There are other charming touches at the winery. On weekends, serves casual food at the center of an outdoor seating area near the parking lot. And the tasting room itself is special: Recycled materials and upside-down boats line the ceiling. At the end of the tasting when the room had emptied, Alex walked us to the door, asked us to turn around, and turned out the lights. We saw a constellation of starry lights overhead. Alex told us that the architects wanted to give visitors the feeling of being inside a boat, looking up at the night sky. They succeeded.
At this collective of three female wine producers, you're likely to meet one of the owners as she pours your tasting. When I visited, I found two mezclas (blends) for sale and bought one of each. I'm only sorry that I couldn't eat at their restaurant , led by another woman, chef Ismene Venegas. The restaurant gives the impression of arriving in someone's beautiful garden, a casual setting among flowers and trees.
When I was in Mexico City, this was the producer that the Mexicans I knew pointed to as their favorite. They've been making elegant and delicious wine in the Valle since the 1990s at their reservation-only winery. When you go, continue up the hill for an incredible dining experience at , where they pair everything with Casa de Piedra's espumosos. Plan accordingly: You'll want to eat more than one meal here.
Pau Piojan himself poured our tasting and told us about the women — his wife, daughters, and sister — who inspired the wines named for them. I bought a bottle of 100 percent carignan and honey that was harvested on the property.
In addition to grapes, many of the wineries also raise bees and grow rosemary, lilac, olives, and produce, so look out for backyard local body products, olive oil, soap, honey, and jam.
The Other Sites
Ensenada, the Port Town
If you're tempted to visit the city of Ensenada, be prepared for a major atmospheric shift. The port city is super seedy, though less so as you travel away from the water. You'll see cruise ship travelers wandering the streets with their straw hats and branded shopping bags. You've been warned.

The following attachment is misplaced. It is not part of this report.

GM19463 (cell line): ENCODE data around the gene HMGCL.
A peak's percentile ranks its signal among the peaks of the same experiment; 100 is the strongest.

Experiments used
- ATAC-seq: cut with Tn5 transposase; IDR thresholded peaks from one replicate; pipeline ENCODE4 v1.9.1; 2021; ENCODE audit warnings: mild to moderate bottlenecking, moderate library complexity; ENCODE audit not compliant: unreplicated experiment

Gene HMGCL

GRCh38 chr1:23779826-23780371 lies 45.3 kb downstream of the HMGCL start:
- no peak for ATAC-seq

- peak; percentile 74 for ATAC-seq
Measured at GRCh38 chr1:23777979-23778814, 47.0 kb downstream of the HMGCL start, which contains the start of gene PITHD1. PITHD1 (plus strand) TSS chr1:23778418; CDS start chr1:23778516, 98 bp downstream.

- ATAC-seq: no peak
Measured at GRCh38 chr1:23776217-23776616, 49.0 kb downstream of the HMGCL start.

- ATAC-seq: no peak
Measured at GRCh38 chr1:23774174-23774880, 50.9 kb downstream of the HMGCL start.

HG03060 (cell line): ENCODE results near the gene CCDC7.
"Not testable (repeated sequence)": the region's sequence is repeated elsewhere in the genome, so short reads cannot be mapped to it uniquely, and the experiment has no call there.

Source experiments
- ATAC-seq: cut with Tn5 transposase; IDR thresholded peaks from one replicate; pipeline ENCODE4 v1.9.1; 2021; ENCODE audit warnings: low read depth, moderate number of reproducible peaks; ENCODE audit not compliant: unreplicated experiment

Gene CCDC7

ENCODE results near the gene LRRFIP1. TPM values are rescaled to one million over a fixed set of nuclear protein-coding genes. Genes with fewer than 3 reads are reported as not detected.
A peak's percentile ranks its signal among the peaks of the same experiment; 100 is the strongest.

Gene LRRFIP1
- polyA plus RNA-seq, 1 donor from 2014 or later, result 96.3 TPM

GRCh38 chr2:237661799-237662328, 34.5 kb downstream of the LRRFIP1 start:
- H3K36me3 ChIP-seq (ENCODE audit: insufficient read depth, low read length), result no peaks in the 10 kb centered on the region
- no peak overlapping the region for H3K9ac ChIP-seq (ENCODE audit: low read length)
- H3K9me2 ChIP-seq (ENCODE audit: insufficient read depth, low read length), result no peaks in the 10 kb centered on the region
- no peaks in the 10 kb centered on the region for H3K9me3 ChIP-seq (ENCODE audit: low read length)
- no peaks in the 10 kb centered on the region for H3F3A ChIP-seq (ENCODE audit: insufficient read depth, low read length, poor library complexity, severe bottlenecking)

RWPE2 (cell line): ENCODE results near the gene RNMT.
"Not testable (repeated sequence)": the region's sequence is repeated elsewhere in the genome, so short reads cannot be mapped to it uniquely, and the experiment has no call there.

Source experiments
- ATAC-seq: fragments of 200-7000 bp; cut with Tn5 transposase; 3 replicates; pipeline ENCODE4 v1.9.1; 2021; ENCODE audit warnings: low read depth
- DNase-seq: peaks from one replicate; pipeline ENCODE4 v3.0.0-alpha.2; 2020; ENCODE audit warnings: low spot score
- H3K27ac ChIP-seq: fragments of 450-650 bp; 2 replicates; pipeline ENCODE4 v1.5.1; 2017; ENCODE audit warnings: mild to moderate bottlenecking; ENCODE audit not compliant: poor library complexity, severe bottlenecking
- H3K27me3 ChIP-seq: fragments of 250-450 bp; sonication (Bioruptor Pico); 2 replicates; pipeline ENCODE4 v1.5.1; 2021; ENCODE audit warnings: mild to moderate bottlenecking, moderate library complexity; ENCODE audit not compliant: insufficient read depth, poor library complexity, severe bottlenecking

is a small fish market on a pier where you can eat fish tacos, cocktails, and other seafood specialties. My favorite place was a street-corner ceviche stand called La Guerrerense where I ate two delicious ceviche tostadas with the choice of about 20 salsas, from mild to super spicy, for a mere 20 pesos.
Where to Eat
The food here is as good as any that I've eaten. Michelin will be knocking soon.
Everything is cooked outdoors at the elaborate wood-fired kitchen. You'll leave with a lingering aroma of hearth on your clothes. There are great options for all eaters. I'm pescatarian and had many choices: My favorite dish was ranch vegetables, while my dining companion enjoyed bone marrow.
Chef Jair Tellez, who was featured on , has two restaurants in Mexico City and seems to be leading the natural wine entrance to the Mexican repertoire with his label.
An accommodating tasting menu that uses local and in-season ingredients and features wine from Vena Cava.
As mentioned above, the outdoor, daylight-only restaurant overlooking Casa de Piedra winery overseen by the Deckman's crew, serves elegantly prepared raw and fire-cooked, super-fresh seafood that's perfectly seasoned and sauced. Another charming touch: Everything is prepared in the outdoor kitchen. There are three choices of bubbly from Casa de Piedra — my favorite was blanc de blancs. You'll sit at one of a half a dozen raised, communal picnic tables and admire the view. And you'll definitely order more.
When you crave something other than locavore or Mexican, their pastas are a good alternative — framed by one of the more beautiful and far-reaching views of the valley.
Tortilla Flats Café
Along Rte. 3 is a barrel-shaped spot recently opened by a husband-and-wife team who served me the best cup of stove-top espresso I have ever had, scrambled eggs, and fresh tortilla. A good place for a snack.